Yesterday we visited the Ginsberg Center at the University of Michigan. The Ginsberg Center is focused on community service and learning in particular interfaith action/dialogue. As part of their dedication to interfaith action, the center is active in bringing together various faith based groups on campus as well as students in order to discuss topics and misconceptions that in any other case would never be discussed. The interesting thing we learned about the University of Michigan is that as a public university the school does not have a religion major or religious study department. Classes in religious subjects are still taught but they are taught under a specific area study such as Asian studies. Students of all faiths sitting down together and discussing religion, bringing into question all the misconceptions people have of one another, and educating others about their religion is to me one of the principle ways that we will finally begin to break down the stereotypes that are continuously placed on various religions. As we travel along with Indonesian students we have learned more and more about the misconceptions both sides have about one another and where these misconceptions stem from. As we live and study with the Indonesian students, it is interesting to go back and forth and discuss the misconceptions that exist among people in our respective society. It is through this type of interaction that both American and Indonesian groups have developed a greater understanding and respect for the diversity in religion and culture that exist in society.
Today we had the opportunity to visit the museum of African American History in Detroit. The struggle of African Americans beginning with slavery to today’s issues with racism and stereotypes has been an intricate part of the development of American History. As we entered the museum and began learning about the history of African Americans starting in the continent of Africa and slavery, I began to think of the idea of multiculturalism and religion in the United States and how it has developed. Although in Indonesia we observed that the problem with multiculturalism, religion, and pluralism stems more from a religious aspect, in the United States most stem from racial tension that exists. Although we accept and recognize all types and forms of religion there is still a large issue of race and how it is dealt with today. For the Indonesian students learning about the history of African Americans gave them the other side of “democracy” in our country and the price and struggle for freedom that some of our citizens had to pay. They might have found it shocking for America a country that prides itself on “liberty and justice” for all to have such a dark history but I think it was key in understanding the overall idea of democracy and its development in the United states.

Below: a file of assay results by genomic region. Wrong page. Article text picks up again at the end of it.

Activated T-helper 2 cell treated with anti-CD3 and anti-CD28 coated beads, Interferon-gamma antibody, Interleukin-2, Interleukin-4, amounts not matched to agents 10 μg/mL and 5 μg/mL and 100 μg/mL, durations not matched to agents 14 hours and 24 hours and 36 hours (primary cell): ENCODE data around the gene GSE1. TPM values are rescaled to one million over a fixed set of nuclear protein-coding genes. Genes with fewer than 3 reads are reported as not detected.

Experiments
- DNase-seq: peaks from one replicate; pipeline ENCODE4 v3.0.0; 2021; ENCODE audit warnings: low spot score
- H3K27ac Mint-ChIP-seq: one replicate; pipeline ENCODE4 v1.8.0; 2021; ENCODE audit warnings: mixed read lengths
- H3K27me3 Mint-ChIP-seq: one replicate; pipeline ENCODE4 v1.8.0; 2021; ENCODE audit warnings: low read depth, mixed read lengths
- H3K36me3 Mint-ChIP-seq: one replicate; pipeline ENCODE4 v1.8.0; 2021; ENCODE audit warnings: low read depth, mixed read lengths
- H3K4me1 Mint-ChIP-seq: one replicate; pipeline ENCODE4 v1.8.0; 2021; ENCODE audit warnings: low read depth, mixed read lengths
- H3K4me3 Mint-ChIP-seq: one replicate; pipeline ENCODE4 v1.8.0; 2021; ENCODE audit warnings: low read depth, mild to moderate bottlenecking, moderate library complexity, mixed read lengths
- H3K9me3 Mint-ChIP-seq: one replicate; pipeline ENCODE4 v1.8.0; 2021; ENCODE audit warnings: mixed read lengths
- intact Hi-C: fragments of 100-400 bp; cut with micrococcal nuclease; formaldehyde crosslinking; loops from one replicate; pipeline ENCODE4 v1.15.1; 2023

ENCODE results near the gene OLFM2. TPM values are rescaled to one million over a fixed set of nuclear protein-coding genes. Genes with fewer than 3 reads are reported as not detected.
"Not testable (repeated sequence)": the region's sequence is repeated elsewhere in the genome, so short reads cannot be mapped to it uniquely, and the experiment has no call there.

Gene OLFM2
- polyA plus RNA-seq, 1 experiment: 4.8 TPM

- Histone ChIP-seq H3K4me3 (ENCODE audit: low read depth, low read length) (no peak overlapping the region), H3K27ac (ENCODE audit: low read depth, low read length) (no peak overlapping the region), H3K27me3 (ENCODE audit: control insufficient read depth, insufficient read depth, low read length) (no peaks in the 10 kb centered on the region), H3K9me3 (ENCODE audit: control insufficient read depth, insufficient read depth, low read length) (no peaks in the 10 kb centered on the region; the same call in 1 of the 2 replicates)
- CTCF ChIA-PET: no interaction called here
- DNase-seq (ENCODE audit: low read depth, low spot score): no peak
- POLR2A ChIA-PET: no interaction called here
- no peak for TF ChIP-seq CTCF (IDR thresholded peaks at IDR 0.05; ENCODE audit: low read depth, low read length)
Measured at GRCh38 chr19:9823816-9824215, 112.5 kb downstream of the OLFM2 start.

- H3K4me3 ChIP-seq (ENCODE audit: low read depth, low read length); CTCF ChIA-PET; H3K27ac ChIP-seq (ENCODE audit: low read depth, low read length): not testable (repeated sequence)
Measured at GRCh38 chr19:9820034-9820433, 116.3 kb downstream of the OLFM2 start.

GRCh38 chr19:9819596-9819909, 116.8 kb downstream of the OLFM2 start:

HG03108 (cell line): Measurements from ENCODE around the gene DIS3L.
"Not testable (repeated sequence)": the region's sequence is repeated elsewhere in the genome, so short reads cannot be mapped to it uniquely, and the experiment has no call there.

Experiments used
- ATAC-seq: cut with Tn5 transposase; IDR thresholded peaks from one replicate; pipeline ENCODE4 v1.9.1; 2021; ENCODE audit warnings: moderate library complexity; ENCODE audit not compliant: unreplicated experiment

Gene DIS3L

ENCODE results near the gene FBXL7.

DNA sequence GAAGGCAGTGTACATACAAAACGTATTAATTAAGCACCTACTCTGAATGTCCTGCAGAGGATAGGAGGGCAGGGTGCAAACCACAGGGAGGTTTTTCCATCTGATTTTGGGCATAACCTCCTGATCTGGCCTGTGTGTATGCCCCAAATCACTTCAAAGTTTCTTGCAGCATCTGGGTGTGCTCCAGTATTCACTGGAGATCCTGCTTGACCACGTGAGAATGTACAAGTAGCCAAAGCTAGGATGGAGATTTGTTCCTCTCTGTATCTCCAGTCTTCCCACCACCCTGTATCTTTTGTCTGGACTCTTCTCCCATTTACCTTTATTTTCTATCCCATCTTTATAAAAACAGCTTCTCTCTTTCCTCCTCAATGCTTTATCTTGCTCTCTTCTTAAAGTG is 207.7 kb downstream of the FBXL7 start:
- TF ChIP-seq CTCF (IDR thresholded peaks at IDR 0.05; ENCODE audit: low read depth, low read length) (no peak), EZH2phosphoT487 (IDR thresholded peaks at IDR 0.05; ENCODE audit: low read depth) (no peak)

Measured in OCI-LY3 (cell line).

Until next time =)